Clément Cogitore, born in 1983 in Colmar divides his time between Paris and Strasbourg. He studied at the École supérieure des arts décoratifs in Strasbourg and the Fresnoy-Studio national des arts contemporains, where he developed an artistic practice that is part cinema, part contemporary art. His work, combining films, videos, installations, and photographs, explores how men cohabit with their images. Recurring themes in his work are rituals, collective memory, figuring the sacred, and a certain idea of the permeability of worlds. He is represented by Eva Hober gallery, in Paris and Reinhard Hauff gallery in Stuttgart

Julien Crépieux, born in Normandy in 1979 and lives and works in Paris. He is a graduate of the École des Beaux-Arts in Montpellier. Julien Crépieux’s work in the form of film, installation, and collage offers the viewer highly original appropriations of images, films, texts, and music, hijacking their format to create works suffused with their own formal and poetic dimension. He is represented by the Galerie Jérôme Poggi in Paris.

Louise Sartor, born in 1988, lives and works in Paris. She graduated from the École Nationale Supérieure des Arts Décoratifs in Paris in 2012 and the École Nationale Supérieure des Beaux-arts in Paris in 2015. Louise Sartor captures images, photos stolen from short-lived starlets or commercial pages of advertising. Light and fragile, her paintings testify of a big accuracy which comes to counterbalance the violence of the torn supports. Inhabited with anonymous appearances, as random reflections, her work seizes the energy of a moving time. She is represented by gallery Crèvecoeur, Paris.

Marie Voignier, born in Ris-Orangis in 1974 and lives and works in Paris. She worked in photography before graduating from the École des Beaux-arts in Lyon in 2004, since when the majority of her work has been in video. Her first feature-length film L’hypothèse du Mokélé-Mbembé was released in 2012. Her work is shown at both film festivals and arts venues. She is represented by the Galerie Marcelle Alix in Paris.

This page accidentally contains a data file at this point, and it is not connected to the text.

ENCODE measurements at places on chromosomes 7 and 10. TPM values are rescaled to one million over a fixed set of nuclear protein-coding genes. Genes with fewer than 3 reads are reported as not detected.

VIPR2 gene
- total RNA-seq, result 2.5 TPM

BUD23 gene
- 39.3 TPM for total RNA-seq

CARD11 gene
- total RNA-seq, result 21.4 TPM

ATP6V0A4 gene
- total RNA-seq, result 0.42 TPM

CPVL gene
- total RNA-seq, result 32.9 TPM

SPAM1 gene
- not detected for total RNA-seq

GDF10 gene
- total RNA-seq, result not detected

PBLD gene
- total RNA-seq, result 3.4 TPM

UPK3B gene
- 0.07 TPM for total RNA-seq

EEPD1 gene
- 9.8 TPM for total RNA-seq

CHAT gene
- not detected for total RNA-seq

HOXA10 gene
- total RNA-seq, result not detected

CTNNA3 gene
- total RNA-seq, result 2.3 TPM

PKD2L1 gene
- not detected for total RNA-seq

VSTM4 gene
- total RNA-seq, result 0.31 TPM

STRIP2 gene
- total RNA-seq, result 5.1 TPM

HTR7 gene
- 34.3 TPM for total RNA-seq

Mélanie Matranga, born in Marseilles in 1985, lives in Paris,  where she studied at the École nationale supérieure des Beaux-Arts (ENSBA).  Mélanie Matranga’s drawings, sculptures and videos combine signs gesturing to interiority and elements associated with social attitudes and habits. Together they compose sites where singularity appears to dissolve into commonality and where intimacy is stripped and laid bare. She is represented by the Galerie Karma International in Zurich.

Will Benedict, born in 1978 in Los Angeles. He lives and works in Paris. He is a graduate of the Art Center College of Design, Pasadena (2004) and the Frankfurt Städelschule (2006). Will Benedict’s oeuvre consists of juxtaposing reality and images, two parallel worlds that, paradoxically, often come into contact, nourished by broader considerations on the possibility – or impossibility? – of mediate, mediated, and media images. He is represented by the Galerie Balice Hertling in Paris, Bortolami in New York, and Dépendance in Brussels.

5 September - 29 October 2016
From Tuesday to Saturday, from 11 am to 7 pm
Late night Wednesday until 9 pm
Monday by appointment
Free entrance
Free admission, without reservation
Free guided tours
Wednesday 12 pm, Saturday 12 pm and 4 pm